Review – Tchia
Sometimes, you want to play a game that takes you on a grand adventure. Other times, you want to play a game where you can just turn your brain off and explore. Then there are times when you want feel a sense of catharsis as you enjoy some casual minigames or tasks. Tchia, from indie developer Awaceb, satisfies all three of these moods.
Inspired by the real-world location of New Caledonia, Tchia takes place amidst a gorgeous, tropical archipelago. We first meet the titular Tchia on her small island home, enjoying a peaceful existence with her father. One day, Tchia’s father is captured and taken away by the henchmen of Meavora, a half-human/half-worm deity who lords over the land. It’s up to Tchia to find a way to save her father, while also learning about who she really is. It’s a heartwarming adventure, that takes some unexpectedly dark turns at times.
The story isn’t the only thing that held some unexpected depth; the gameplay turned out to be far more robust than I initially thought. Tchia starts off with some very basic, run-of-the-mill gameplay mechanics; such as running, jumping, swimming, and gliding with her sail cloth. However, after certain events she discovers that she has the ability to soul-jump into other animals, as well as certain objects. This is where the core of the gameplay truly takes hold.
Since this is set amidst a large archipelago, there’s quite a lot of area to traverse. Luckily, thanks to Tchia’s soul-jumping ability, trekking across the islands and through the oceans is a breeze. Need to reach a high mountain peak? Just possess a bird and fly up there. Need to explore the bottom of the ocean floor for goodies? Take over the body of a dolphin and zip through the currents. Honestly, I think I spent the majority of my traveling time while possessing one of the islands’ many creatures.
That being said, soul-jumping isn’t the only way to travel. Tchia can climb trees, and when she reaches the top, she can make them sway back and forth. Once she has enough momentum, she can fling herself off and essentially slingshot across the island. This was surprisingly fun, once I finally got the hang of the timing. Also, Tchia also has her very own raft, which she can use to sail between the islands at swift pace, or venture out into the deeper ocean to explore more thoroughly. I swear, between soul-jumping, tree-flinging, and sailing, I hardly ever had Tchia simply walking around from place to place.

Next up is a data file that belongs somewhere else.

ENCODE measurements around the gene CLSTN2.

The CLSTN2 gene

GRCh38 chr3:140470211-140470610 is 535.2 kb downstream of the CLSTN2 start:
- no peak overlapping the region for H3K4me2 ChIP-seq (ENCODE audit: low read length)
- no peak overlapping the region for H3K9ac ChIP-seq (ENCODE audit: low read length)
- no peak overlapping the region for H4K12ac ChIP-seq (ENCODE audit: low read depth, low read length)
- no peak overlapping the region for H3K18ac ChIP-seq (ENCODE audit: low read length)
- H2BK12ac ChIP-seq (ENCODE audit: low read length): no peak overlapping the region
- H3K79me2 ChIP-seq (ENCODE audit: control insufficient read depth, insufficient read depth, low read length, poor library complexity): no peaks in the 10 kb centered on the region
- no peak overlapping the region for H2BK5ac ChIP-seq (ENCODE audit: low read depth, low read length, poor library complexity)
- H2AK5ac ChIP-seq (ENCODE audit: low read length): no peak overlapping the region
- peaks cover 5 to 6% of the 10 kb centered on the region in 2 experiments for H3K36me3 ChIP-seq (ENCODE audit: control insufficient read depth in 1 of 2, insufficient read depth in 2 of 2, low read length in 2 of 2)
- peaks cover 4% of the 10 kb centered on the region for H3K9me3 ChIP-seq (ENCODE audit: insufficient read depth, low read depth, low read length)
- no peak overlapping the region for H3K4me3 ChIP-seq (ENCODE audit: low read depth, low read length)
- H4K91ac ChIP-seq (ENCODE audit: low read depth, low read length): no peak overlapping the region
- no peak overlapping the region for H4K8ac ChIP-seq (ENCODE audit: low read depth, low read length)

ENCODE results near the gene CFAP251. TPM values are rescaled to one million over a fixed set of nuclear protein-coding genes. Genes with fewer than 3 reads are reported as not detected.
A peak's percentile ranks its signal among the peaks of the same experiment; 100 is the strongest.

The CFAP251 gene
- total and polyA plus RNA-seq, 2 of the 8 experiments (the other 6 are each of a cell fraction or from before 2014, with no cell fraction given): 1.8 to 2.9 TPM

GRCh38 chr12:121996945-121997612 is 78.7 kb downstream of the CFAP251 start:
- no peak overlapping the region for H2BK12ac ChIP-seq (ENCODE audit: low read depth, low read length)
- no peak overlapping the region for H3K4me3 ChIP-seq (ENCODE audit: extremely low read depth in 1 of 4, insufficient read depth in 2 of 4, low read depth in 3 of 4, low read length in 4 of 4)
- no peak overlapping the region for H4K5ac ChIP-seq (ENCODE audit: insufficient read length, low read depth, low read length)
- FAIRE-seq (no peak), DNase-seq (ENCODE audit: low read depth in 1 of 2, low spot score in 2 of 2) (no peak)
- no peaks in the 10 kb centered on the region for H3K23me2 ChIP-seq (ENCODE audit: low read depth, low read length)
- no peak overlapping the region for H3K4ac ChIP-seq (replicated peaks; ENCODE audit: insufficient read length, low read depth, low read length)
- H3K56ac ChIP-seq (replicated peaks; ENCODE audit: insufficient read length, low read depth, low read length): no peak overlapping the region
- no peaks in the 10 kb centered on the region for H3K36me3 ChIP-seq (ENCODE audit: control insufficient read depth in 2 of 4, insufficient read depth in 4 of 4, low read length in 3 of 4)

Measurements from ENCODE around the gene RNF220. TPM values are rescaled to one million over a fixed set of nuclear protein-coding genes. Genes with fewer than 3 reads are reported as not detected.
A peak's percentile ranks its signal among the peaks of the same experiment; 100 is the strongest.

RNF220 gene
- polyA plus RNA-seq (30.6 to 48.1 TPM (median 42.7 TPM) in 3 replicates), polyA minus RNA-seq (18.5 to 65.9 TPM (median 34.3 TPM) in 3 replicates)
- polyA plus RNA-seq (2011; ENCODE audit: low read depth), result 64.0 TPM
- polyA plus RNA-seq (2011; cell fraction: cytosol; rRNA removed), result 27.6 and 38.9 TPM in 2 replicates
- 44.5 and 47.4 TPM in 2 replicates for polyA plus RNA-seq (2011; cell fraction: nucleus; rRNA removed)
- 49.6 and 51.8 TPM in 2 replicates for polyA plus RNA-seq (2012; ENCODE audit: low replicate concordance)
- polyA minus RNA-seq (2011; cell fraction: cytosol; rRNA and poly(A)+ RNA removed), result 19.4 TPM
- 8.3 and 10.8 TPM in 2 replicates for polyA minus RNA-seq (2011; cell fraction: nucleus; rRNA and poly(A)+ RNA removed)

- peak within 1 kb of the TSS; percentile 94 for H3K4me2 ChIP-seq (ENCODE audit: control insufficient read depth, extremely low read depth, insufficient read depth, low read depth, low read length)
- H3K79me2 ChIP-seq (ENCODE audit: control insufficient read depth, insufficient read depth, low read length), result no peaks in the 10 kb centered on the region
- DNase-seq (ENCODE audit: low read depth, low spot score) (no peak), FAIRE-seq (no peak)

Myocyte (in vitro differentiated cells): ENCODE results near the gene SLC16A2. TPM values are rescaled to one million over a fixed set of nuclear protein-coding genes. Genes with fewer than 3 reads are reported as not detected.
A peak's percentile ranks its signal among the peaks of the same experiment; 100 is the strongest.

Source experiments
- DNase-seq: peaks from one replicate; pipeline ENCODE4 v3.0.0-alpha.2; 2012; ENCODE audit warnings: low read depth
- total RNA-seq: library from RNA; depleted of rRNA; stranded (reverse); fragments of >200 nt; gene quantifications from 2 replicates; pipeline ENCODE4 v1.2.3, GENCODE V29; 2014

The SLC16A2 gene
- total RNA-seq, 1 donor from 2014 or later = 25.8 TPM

Although, soul-jumping isn’t merely used for traveling and exploration. Soul-jumping is also used in combat. Along her journey, Tchia will run across the minions of Meavora, called Maano, which are demons made of cloth. Whenever Tchia discovers one of their camps, she can soul-jump into a flammable object, like a lantern or jerrycan, and then hurl it towards the Maano, causing them to erupt in flames and perish. She can use this same tactic to burn piles of cloth found at these camps, which typically contain some sort of special item. This method also works well for blowing up statues of the vile Meavora, so have a blast making things explode!
As it turns out, combat is only a small aspect of Tchia. In fact, the majority of the game involves exploration. There are so many things to discover along your journey, such as Braided Trinkets, Clam Pearls, Valuables Chests, Cosmetics Boxes, and Campfires. Campfires allow you to sleep, eat (which restores your Soul Meter), play the ukulele, and change outfits. Additional outfits can be found in Valuables Chests and Cosmetic Boxes. They don’t increase Tchia’s stats or provide any buffs, they’re just there for some fun flair.